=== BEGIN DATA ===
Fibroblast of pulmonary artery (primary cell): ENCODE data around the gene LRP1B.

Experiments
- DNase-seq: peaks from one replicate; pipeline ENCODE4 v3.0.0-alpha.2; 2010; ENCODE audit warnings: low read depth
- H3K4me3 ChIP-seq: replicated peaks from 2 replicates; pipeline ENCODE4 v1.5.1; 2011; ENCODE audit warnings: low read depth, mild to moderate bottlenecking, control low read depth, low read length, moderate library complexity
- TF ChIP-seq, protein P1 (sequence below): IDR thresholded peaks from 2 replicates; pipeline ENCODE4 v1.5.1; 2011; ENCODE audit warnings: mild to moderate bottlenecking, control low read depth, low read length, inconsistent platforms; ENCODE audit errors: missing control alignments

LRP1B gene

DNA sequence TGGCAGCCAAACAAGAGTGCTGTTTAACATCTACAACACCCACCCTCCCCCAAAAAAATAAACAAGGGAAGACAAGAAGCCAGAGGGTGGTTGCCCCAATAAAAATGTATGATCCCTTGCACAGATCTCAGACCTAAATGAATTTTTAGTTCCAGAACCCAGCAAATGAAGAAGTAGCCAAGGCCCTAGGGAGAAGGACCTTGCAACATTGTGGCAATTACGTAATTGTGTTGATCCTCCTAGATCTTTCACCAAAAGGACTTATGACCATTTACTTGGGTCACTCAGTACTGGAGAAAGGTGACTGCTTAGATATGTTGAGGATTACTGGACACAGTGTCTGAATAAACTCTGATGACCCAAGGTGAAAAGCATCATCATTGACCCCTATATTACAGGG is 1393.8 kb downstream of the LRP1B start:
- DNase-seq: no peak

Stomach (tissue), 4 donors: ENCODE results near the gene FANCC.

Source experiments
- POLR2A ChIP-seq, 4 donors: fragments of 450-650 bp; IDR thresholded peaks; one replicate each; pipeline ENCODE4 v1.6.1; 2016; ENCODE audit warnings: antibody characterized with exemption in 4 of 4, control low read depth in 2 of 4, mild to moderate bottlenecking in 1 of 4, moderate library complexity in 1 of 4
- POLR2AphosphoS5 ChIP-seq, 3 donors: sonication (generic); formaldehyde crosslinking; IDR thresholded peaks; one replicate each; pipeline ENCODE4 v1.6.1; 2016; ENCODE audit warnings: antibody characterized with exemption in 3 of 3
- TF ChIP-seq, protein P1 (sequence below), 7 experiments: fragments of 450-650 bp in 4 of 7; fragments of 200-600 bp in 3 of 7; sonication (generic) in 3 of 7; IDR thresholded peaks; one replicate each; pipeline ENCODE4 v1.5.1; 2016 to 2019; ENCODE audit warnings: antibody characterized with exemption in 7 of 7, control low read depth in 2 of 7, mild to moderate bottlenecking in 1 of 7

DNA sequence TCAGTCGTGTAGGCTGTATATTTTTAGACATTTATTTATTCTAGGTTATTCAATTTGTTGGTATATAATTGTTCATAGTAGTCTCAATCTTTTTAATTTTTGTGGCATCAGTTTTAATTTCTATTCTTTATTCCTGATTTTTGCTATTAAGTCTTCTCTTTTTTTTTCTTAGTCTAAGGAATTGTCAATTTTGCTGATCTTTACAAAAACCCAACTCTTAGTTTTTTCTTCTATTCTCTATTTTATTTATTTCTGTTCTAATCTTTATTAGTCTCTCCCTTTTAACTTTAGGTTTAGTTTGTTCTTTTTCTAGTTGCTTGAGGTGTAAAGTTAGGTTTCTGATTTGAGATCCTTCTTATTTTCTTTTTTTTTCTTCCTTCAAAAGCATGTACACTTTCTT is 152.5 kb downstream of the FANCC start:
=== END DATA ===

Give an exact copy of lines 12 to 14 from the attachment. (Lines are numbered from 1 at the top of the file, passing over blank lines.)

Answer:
- POLR2AphosphoS5 ChIP-seq, 3 donors: sonication (generic); formaldehyde crosslinking; IDR thresholded peaks; one replicate each; pipeline ENCODE4 v1.6.1; 2016; ENCODE audit warnings: antibody characterized with exemption in 3 of 3
- TF ChIP-seq, protein P1 (sequence below), 7 experiments: fragments of 450-650 bp in 4 of 7; fragments of 200-600 bp in 3 of 7; sonication (generic) in 3 of 7; IDR thresholded peaks; one replicate each; pipeline ENCODE4 v1.5.1; 2016 to 2019; ENCODE audit warnings: antibody characterized with exemption in 7 of 7, control low read depth in 2 of 7, mild to moderate bottlenecking in 1 of 7

DNA sequence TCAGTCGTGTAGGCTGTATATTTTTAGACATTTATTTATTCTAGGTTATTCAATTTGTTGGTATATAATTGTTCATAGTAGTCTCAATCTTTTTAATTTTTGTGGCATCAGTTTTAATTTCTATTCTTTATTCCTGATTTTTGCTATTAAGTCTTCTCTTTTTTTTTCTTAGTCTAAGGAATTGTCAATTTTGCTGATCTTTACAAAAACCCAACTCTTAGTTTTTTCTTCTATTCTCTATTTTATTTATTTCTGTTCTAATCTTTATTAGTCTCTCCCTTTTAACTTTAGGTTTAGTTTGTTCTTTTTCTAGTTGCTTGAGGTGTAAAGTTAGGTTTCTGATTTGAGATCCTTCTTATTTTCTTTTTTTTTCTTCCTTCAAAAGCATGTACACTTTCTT is 152.5 kb downstream of the FANCC start: